U.S. military officials said Friday that they had launched a drone strike against a senior leader of the militant group al-Shabab who was suspected of helping to plan a massacre at an upscale Kenyan shopping mall in 2013.
The officials said they believed Thursday’s strike killed Adan Garaar, an al-Shabab commander whom they described as a ringleader of the attack on Westgate Mall in Nairobi. Garaar was riding in a car with two other suspected al-Shabab members in southern Somalia, near Bardera, when the attack occurred, the officials said.
Army Col. Steve Warren, a Pentagon spokesman, confirmed that the U.S. military conducted a counterterrorism operation against an al-Shabab leader but declined to name the target. He said U.S. officials were still awaiting confirmation on whether the individual was killed.
The U.S. drone strike was the fourth in Somalia since September, a small but steady escalation after years of sporadic activity in the country. The increase coincides with a decision by the Pentagon in late 2013 to deploy a small team of advisers to Mogadishu, the capital, to coordinate operations with African troops fighting to wrest control of Somalia from al-Shabab.
Prior to that, U.S. troops had not been deployed to Somalia on a regular basis since 1993, when two helicopters were shot down and 18 Americans were killed in the “Black Hawk Down” disaster.
The U.S. military regularly conducts drone surveillance over Somalia from Camp Lemonnier, a U.S. base in neighboring Djibouti, as well as from a smaller airport in Ethiopia.
U.S. drone strikes have started to take a toll on al-Shabab’s leadership, though it is unclear to what degree the attacks have weakened the group’s military capabilities.
On Jan. 31, a U.S. drone strike killed Yusef Dheeq, al-Shabab’s head of external operations, near the town of Dinsoor. In late December, the group’s intelligence chief, Tahlil Abdishakur, was killed in a strike while he was riding in a vehicle near the southern town of Saakow.
The biggest blow to al-Shabab came in September, when a drone strike killed the movement’s overall leader, Ahmed Abdi Godane, near the port city of Barawe.
Al-Shabab, whose name means “the youth” in Arabic, is an Islamist movement affiliated with alQaeda. Although the group is based in Somalia, it has also carried out attacks in Uganda and Kenya, including the Westgate Mall attack. Sixty-seven people died during a four-day standoff at the mall between four al-Shabab gunmen and Kenyan security forces.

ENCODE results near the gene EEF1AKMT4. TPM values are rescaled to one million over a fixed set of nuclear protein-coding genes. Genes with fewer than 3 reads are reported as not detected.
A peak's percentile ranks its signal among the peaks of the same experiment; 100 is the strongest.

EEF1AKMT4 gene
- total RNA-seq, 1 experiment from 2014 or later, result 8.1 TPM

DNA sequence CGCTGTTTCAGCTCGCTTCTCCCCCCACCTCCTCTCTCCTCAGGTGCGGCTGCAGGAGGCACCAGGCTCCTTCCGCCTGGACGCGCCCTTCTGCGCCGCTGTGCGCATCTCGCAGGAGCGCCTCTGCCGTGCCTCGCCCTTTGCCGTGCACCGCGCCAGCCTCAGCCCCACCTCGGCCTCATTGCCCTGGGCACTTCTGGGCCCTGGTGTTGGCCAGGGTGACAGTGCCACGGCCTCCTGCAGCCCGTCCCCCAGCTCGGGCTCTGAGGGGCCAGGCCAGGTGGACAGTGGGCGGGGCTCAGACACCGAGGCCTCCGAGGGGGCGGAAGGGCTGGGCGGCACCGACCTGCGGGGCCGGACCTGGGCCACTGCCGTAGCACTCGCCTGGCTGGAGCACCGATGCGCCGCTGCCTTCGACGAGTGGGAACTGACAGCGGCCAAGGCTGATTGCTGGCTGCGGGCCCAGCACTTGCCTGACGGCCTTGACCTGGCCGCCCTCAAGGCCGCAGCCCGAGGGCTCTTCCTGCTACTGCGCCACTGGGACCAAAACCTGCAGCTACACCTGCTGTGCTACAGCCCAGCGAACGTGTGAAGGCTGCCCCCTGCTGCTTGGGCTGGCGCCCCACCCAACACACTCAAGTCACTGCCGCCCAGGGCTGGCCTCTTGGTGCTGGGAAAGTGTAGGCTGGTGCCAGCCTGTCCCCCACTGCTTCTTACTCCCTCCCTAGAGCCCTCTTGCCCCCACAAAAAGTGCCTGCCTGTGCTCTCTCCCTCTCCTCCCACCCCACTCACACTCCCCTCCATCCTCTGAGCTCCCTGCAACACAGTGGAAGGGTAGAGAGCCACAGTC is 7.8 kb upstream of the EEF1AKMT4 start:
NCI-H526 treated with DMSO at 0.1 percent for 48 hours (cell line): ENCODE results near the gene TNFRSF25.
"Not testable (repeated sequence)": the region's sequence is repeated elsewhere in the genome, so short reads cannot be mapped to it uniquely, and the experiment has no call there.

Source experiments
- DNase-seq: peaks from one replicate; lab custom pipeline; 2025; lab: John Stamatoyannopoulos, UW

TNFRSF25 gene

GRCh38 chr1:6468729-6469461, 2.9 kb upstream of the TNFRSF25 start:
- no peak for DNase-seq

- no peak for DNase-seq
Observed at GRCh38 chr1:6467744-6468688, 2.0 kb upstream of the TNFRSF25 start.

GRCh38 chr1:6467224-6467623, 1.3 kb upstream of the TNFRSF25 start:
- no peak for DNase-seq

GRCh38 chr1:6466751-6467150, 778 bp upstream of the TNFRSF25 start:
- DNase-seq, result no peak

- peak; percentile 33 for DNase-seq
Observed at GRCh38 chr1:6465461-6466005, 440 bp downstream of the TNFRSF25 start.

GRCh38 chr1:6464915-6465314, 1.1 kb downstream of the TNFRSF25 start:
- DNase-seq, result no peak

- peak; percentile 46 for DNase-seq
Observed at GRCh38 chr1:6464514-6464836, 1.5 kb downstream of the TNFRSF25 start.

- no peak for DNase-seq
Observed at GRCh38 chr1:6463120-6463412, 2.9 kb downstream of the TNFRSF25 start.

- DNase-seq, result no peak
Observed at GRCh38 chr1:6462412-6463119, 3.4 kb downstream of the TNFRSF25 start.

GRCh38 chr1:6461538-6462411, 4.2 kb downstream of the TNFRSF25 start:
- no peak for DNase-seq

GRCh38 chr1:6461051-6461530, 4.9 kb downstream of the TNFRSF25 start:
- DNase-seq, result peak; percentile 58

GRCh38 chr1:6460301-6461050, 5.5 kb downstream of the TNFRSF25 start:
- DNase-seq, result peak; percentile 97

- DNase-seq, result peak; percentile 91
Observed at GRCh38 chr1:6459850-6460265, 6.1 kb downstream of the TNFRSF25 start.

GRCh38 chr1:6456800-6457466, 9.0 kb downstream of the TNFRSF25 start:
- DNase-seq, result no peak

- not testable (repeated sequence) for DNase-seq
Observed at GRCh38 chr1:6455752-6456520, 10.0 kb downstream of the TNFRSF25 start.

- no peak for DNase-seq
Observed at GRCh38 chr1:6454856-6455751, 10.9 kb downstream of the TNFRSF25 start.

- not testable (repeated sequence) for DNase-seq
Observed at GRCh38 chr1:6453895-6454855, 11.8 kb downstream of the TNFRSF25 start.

Security analysts identified Garaar as a well-known member of the group who has been involved in the planning of a number of recent attacks across East Africa.
“Adan Garaar was one of the key planners behind the assault on the Westgate mall, just as he has been behind a number of other high-profile attacks, both carried out and foiled, including the attempted major bombing in Kampala last year,” said J. Peter Pham, director of the Atlantic Council’s Africa Center. “He may not be as well-known generally as other Shabab leaders but is certainly no stranger to those tracking the terrorist group’s activities elsewhere in East Africa outside Somalia.”
His death, along with a series of targeted killings over the past year, analysts said, helps to weaken the organization as it struggles to maintain its strongholds across Somalia.
“Targeting the leadership is degrading their capacity. They are basically on the run,” said Abdirashid Hashi, executive director of the Mogadishu-based Heritage Institute for Policy Studies. “But they are still doing their operations. I wouldn’t call this the final act. There are different cells, and the leaders who are killed are replaced.”
Sieff reported from Nairobi.